Principles - Network

Nurture Your Network

Some people find it hard to network. I think it’s because they think of networking like cold-calling: “Hi, I’m Gavriella. Would you like to be in my network” But that’s not how it works, right? Networking is constant. It happens every single day in every interaction we have from the moment we meet someone. So you have to nurture your network.

Every time I get an email or a call from Peter Boit, a former Microsoft co-worker, I’m reminded how important it is to make a good impression. 

Years ago, when Peter was the VP of eCommerce at Microsoft, I worked on a project with his team (I don’t even remember what it was now). I apparently made a good impression, because several years—and several roles later, Peter remembered the impact I had on that one project.  Peter became a great sponsor for me. And even after he left Microsoft, our paths continued to cross. After stops at Juniper Networks and Smartsheet, and as the Executive Vice President of Business Development for Icertis. He remains an integral part of our partner ecosystem, and I am thankful for our strong partnership. But I wonder if the relationship would be as strong, if I hadn’t made a good impression so many years ago.  Peter is just one example and I could give you hundreds. 

Every engagement you have with somebody is an opportunity to create a relationship and establish yourself as a trusted, engaged, and valuable person to them. If you take the time from your very first interaction to develop trusted relationships, your effort will pay dividends throughout your career.  You never know—five years from now your co-worker today may be your manager, a customer, or a pathway to your dream job.  Every job I have earned at Microsoft started with a door that opened from a connection in my network (and typically not from a leader level). 

Five key ways you can nurture your network:

  1. Be a great participant or leader in every project you work on
  2. Live up to your commitments – Do what you say you’ll do
  3. Value those around you – Understand the value every person brings
  4. Publicly credit people for every contribution that they make
  5. Be gracious and make others feel included

Over the years, my network has fueled my career and brought me inspiration. I can’t tell you how many great ideas I’ve been graciously given by co-workers and colleagues. And just as importantly, my network is filled with deep relationships and friendships that extend well beyond my work life. Nurturing your network is one of the best things you can do for yourself.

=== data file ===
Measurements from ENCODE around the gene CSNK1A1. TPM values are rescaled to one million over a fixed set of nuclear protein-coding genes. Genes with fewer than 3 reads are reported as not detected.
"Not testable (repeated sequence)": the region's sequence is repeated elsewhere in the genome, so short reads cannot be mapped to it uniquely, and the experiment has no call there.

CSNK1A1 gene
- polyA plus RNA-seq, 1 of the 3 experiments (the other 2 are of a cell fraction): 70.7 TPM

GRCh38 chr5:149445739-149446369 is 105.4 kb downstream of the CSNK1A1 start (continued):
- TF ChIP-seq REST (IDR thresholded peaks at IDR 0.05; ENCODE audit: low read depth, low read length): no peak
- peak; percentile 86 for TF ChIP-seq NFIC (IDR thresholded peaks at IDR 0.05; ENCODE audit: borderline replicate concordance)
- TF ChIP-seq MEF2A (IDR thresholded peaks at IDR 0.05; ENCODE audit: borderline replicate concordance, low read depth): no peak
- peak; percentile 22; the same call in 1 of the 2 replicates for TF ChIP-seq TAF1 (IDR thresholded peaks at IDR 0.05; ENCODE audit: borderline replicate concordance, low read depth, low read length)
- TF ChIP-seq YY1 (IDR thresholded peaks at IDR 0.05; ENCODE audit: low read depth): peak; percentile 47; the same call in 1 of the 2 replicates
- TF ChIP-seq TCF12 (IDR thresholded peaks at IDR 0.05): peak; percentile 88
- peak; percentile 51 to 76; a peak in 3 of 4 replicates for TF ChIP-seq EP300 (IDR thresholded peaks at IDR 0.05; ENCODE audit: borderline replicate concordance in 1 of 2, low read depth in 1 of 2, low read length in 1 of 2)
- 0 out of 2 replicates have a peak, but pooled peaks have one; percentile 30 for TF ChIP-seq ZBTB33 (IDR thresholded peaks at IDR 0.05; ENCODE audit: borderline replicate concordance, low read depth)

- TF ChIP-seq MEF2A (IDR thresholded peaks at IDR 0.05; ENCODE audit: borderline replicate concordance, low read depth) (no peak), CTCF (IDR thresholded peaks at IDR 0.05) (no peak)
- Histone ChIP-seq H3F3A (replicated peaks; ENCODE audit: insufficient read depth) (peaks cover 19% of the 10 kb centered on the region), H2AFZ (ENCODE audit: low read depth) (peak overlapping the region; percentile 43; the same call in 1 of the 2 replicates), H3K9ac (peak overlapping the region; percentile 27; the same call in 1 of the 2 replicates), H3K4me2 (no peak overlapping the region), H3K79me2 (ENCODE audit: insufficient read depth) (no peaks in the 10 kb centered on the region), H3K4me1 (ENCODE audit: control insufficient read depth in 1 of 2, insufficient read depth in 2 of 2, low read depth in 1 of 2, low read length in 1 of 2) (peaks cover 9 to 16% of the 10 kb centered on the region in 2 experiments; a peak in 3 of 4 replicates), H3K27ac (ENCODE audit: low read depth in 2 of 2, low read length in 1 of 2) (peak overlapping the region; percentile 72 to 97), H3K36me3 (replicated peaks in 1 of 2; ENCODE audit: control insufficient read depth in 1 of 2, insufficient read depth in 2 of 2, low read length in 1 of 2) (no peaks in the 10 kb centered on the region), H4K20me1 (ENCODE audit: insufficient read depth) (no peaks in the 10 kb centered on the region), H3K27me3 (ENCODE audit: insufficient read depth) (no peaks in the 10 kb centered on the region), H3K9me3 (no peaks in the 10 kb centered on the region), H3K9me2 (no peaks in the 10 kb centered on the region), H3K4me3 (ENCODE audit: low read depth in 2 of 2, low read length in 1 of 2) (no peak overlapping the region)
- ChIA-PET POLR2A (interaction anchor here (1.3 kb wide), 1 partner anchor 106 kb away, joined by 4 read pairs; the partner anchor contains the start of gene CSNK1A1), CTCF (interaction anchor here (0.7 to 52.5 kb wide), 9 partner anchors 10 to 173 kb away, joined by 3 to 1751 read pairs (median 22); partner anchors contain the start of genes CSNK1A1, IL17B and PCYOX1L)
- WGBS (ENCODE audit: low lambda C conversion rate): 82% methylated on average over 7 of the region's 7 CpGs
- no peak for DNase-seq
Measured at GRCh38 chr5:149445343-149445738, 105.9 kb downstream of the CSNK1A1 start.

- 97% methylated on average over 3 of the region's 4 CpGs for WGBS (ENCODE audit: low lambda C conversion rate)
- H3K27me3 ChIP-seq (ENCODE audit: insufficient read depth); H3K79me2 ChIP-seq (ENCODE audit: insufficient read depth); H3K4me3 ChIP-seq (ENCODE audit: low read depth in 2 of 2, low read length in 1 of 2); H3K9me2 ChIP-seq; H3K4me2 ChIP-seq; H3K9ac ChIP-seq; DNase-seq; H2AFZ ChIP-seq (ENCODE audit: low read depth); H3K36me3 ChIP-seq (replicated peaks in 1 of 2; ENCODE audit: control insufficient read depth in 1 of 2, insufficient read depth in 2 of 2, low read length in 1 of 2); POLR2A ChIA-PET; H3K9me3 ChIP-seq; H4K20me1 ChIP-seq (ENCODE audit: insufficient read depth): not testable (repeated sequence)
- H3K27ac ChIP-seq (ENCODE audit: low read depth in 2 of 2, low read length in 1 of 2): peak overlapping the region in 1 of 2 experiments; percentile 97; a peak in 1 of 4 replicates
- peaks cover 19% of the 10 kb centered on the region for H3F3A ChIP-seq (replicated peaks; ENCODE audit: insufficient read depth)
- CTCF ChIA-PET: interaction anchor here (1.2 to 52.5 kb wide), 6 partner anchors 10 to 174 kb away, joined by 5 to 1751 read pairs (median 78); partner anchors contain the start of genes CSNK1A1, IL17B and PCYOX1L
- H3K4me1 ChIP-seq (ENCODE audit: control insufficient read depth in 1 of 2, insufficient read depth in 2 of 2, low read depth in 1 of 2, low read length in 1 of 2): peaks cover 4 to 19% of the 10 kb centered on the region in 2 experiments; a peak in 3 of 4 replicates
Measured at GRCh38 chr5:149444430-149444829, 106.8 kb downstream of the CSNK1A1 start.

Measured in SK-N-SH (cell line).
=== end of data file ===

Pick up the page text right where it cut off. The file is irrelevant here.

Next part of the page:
PRINCIPLES: C – Courage to soar

Principles - Courage

What’s the most courageous thing you’ve ever done? Something that makes your stomach hurt just thinking about it? Bungee jumping? Skydiving? Delivering a presentation in front of a packed room?

No doubt all those scenarios require courage.  But when I think of that word courage, my mind doesn’t first go to those big, nausea-inducing moments. Instead, I think of the everyday experiences we find ourselves in that demand courage.

According to the Merriam-Webster Dictionary, courage is the “mental or moral strength required to venture, persevere, and withstand danger, fear, or difficulty.”

Principles - Courage

When you’re sitting in a meeting and you have an idea that might be challenged, it takes courage to share it anyway. Conversely, when someone says something you disagree with, it takes courage to share your opinion with the group.

When I first started attending meetings with the Senior Leadership Team at Microsoft, it took all the courage I had to jump in and share my thoughts. In a group environment like that, it’s easy to feel vulnerable. You’re letting your guard down and opening yourself up to new teammates and new types of feedbacks. It takes nerve to put yourself out there.

Know yourself—and practice stepping outside your comfort zone

So, how do you muster the courage in situations like that? You need to know yourself, be unwavering in your beliefs and have an opinion. You also need to practice having courage.

Before you go into a situation where you think you might need to muster some courage, ask yourself a few questions:

  1. How do I feel about the idea being proposed?
  2. What experiences have shaped that opinion?
  3. How can I help others look at things from a new perspective?